In most cases, the injection molding conditions significantly affect the morphology and subsequently the bulk mechanical properties of the product. This effect is more pronounced when polymer blends or composites are used where the extent of dispersion and orientation of the disperse phases or reinforcements would affect the final property of the molding. In film insert moldings, it is important to ensure that the film is firmly attached to the substrate. Hence, the distribution of the disperse phases (Acrylonitrile-butadiene-styrene in polycarbonate) at the interface is investigated to establish correlations between phase anisotropy, film-substrate adhesion and bulk mechanical properties.
Enhancing the Performance of Polymeric Dyes in Polypropylene
John F. Waters, Thomas C. DiPietro, May 2007
Clarified polypropylene (PP) continues to find increasing uses as polymer and additive improvements allow for its incorporation into applications where resins such as polystyrene or acrylics have traditionally been used [1]. Second and third generation clarifiers have improved the clarity, processing properties, and the organoleptic properties (residual odor and taste), opening the way for more extensive food contact applications [2,3]. With the expanded use of clarified polypropylene comes the need appropriate colorants which will give high clarity, low haze, deep coloration, and no migration. Polymeric colorants have shown to possess these properties, further expanding the market potential for clarified polypropylene. This paper will explore the use of various modified wax compounds and their effects on the residual haze of clarified PP molded with GemToneTM Polymeric Colorants.
Development of an Extended Predictive Controller for Injection Speed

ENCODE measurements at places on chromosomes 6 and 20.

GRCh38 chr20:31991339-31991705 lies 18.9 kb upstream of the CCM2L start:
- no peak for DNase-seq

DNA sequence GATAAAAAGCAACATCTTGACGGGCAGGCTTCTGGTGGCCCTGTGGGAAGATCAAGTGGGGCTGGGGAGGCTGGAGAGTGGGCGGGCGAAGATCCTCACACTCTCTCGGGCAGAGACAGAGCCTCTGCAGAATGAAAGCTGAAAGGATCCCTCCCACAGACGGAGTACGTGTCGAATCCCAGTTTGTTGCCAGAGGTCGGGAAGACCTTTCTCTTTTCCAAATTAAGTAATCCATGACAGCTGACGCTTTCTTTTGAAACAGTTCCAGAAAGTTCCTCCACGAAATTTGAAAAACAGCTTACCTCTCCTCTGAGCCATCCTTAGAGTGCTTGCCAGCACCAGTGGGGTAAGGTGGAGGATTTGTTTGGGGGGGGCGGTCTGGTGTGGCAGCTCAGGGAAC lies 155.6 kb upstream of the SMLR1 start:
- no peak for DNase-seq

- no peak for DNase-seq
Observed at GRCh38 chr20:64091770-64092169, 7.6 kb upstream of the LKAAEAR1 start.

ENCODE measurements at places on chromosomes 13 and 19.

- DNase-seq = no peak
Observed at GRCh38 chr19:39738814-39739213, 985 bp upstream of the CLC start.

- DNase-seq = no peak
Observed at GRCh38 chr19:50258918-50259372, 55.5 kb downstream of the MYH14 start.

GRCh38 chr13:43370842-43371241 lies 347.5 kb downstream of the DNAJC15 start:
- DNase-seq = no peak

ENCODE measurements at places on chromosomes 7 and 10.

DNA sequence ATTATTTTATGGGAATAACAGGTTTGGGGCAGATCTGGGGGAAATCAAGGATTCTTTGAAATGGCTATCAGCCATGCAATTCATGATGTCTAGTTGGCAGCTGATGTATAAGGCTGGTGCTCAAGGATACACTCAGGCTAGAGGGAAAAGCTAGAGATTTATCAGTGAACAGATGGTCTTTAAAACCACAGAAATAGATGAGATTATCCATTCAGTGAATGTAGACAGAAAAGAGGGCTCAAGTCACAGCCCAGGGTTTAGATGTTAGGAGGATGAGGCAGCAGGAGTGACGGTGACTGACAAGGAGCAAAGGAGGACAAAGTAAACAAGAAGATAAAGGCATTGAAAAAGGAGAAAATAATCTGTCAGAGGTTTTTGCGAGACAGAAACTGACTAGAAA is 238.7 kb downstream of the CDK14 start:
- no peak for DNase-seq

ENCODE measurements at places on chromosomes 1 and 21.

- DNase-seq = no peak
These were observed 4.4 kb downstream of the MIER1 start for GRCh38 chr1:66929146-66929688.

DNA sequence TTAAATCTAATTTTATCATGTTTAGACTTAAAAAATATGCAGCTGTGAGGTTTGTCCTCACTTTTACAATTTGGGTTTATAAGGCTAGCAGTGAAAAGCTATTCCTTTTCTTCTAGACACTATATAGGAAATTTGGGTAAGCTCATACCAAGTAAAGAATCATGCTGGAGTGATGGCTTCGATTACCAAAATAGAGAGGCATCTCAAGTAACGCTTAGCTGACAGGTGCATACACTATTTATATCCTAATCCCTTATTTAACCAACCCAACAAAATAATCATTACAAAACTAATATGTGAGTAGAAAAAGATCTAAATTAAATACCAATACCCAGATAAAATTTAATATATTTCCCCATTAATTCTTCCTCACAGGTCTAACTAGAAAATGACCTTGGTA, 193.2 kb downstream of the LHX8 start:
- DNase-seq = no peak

Ma’moun Abu-Ayyad, Rickey Dubay, May 2007
An approach for controlling the injection speed is developed using a new form of predictive control termed extended predictive control (EPC). EPC is a practical scheme that can be implemented on a wide range of industrial processes. The major contribution of EPC is that only one tuning parameter is used in a simple and effective way to tune the process closed-loop response. The main features of EPC are practically illustrated on controlling the injection speed of a 150 tonne machine and three temperature zones on a steel cylinder that used to melt the plastic material inside the barrel. The control performance of EPC is compared with other predictive controllers with improved results.
An In-Process Ultrasonic Approach to Investigating the Relaxation of Orientation and Disorientation of Polymer Melts
Jiang Li, Zhigang Sun, Jacques Tatibouët, Cheng-Kuei Jen, May 2007
The orientation and relaxation behaviors of a low density polyethylene melt after undergoing a shear flow in a restricted channel were investigated by using ultrasound. A capillary rheometer was used to force the polymer melt through a slit die equipped with pressure, temperature, and ultrasound sensors, and the variation of ultrasound velocity traversing the melt was measured. Experimental results revealed that due to different mechanisms involved, the relaxations of orientation and disorientation processes show different dependences on temperature and shear rate.
Hierarchical Structure Developed in PC/ABS Closed Spiral Flow Injection Molding
N. O-Charoen, Y.W. Leong, M. Kotaki, H. Hamada, May 2007